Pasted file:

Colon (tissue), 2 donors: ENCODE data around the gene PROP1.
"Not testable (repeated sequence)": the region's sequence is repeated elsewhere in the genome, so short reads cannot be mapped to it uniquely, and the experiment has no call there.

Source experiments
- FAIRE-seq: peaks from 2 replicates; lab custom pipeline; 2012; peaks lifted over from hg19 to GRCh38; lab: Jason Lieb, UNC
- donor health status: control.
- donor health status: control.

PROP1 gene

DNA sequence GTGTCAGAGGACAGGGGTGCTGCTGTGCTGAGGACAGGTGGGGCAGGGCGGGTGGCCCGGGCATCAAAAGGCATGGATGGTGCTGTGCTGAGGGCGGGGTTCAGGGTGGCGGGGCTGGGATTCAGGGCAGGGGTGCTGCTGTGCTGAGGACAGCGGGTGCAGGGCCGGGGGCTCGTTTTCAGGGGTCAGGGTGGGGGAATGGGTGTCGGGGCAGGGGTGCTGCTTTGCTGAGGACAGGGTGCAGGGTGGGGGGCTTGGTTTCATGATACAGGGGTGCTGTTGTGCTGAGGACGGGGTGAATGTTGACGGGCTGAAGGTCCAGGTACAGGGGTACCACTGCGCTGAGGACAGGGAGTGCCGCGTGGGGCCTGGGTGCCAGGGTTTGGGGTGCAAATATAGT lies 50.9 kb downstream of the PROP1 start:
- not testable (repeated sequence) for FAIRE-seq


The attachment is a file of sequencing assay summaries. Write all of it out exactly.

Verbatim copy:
Colon (tissue), 2 donors: ENCODE data around the gene PROP1.
"Not testable (repeated sequence)": the region's sequence is repeated elsewhere in the genome, so short reads cannot be mapped to it uniquely, and the experiment has no call there.

Source experiments
- FAIRE-seq: peaks from 2 replicates; lab custom pipeline; 2012; peaks lifted over from hg19 to GRCh38; lab: Jason Lieb, UNC
- donor health status: control.
- donor health status: control.

PROP1 gene

DNA sequence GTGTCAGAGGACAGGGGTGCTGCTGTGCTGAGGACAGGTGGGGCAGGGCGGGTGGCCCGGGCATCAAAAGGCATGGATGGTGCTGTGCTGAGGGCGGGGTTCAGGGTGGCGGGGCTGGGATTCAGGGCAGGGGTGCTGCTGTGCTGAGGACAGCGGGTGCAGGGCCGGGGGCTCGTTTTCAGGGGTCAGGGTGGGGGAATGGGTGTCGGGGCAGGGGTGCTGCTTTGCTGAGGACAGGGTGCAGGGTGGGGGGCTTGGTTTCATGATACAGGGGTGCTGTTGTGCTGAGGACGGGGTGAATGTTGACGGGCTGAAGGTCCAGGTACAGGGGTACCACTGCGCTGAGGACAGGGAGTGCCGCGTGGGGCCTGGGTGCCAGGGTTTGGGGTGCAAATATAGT lies 50.9 kb downstream of the PROP1 start:
- not testable (repeated sequence) for FAIRE-seq